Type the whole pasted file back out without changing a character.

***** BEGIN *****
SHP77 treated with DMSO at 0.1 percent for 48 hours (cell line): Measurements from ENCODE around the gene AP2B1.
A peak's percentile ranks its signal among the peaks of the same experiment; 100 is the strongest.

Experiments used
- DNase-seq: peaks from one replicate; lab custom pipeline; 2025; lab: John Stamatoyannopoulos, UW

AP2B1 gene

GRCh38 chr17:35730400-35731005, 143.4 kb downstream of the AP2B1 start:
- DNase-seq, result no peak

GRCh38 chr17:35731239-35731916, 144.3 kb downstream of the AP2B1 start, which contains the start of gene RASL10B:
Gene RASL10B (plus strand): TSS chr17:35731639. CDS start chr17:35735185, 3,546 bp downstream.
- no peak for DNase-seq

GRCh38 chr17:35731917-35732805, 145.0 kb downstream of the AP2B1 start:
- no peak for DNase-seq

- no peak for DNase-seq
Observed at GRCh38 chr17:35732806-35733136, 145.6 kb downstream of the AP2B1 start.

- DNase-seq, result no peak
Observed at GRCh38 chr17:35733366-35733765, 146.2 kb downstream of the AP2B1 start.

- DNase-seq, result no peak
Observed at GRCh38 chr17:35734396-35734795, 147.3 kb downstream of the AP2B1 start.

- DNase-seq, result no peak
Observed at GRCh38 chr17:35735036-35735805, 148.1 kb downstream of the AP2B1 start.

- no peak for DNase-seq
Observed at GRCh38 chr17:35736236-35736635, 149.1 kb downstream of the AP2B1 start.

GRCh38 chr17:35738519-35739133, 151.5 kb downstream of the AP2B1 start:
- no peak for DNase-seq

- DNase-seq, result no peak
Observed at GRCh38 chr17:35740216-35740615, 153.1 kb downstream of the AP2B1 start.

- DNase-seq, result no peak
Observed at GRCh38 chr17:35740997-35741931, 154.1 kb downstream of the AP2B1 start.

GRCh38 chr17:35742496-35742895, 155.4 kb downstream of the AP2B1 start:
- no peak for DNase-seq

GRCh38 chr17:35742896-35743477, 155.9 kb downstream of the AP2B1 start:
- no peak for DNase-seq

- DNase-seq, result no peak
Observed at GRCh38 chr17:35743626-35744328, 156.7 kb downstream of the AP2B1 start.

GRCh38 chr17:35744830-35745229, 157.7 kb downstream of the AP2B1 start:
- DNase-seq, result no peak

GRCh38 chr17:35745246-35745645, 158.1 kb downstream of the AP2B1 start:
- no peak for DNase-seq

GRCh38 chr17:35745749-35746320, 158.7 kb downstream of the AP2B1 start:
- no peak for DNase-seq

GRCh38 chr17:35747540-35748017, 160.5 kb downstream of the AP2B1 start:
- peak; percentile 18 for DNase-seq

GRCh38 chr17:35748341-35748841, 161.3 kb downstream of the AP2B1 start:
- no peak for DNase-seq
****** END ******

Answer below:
SHP77 treated with DMSO at 0.1 percent for 48 hours (cell line): Measurements from ENCODE around the gene AP2B1.
A peak's percentile ranks its signal among the peaks of the same experiment; 100 is the strongest.

Experiments used
- DNase-seq: peaks from one replicate; lab custom pipeline; 2025; lab: John Stamatoyannopoulos, UW

AP2B1 gene

GRCh38 chr17:35730400-35731005, 143.4 kb downstream of the AP2B1 start:
- DNase-seq, result no peak

GRCh38 chr17:35731239-35731916, 144.3 kb downstream of the AP2B1 start, which contains the start of gene RASL10B:
Gene RASL10B (plus strand): TSS chr17:35731639. CDS start chr17:35735185, 3,546 bp downstream.
- no peak for DNase-seq

GRCh38 chr17:35731917-35732805, 145.0 kb downstream of the AP2B1 start:
- no peak for DNase-seq

- no peak for DNase-seq
Observed at GRCh38 chr17:35732806-35733136, 145.6 kb downstream of the AP2B1 start.

- DNase-seq, result no peak
Observed at GRCh38 chr17:35733366-35733765, 146.2 kb downstream of the AP2B1 start.

- DNase-seq, result no peak
Observed at GRCh38 chr17:35734396-35734795, 147.3 kb downstream of the AP2B1 start.

- DNase-seq, result no peak
Observed at GRCh38 chr17:35735036-35735805, 148.1 kb downstream of the AP2B1 start.

- no peak for DNase-seq
Observed at GRCh38 chr17:35736236-35736635, 149.1 kb downstream of the AP2B1 start.

GRCh38 chr17:35738519-35739133, 151.5 kb downstream of the AP2B1 start:
- no peak for DNase-seq

- DNase-seq, result no peak
Observed at GRCh38 chr17:35740216-35740615, 153.1 kb downstream of the AP2B1 start.

- DNase-seq, result no peak
Observed at GRCh38 chr17:35740997-35741931, 154.1 kb downstream of the AP2B1 start.

GRCh38 chr17:35742496-35742895, 155.4 kb downstream of the AP2B1 start:
- no peak for DNase-seq

GRCh38 chr17:35742896-35743477, 155.9 kb downstream of the AP2B1 start:
- no peak for DNase-seq

- DNase-seq, result no peak
Observed at GRCh38 chr17:35743626-35744328, 156.7 kb downstream of the AP2B1 start.

GRCh38 chr17:35744830-35745229, 157.7 kb downstream of the AP2B1 start:
- DNase-seq, result no peak

GRCh38 chr17:35745246-35745645, 158.1 kb downstream of the AP2B1 start:
- no peak for DNase-seq

GRCh38 chr17:35745749-35746320, 158.7 kb downstream of the AP2B1 start:
- no peak for DNase-seq

GRCh38 chr17:35747540-35748017, 160.5 kb downstream of the AP2B1 start:
- peak; percentile 18 for DNase-seq

GRCh38 chr17:35748341-35748841, 161.3 kb downstream of the AP2B1 start:
- no peak for DNase-seq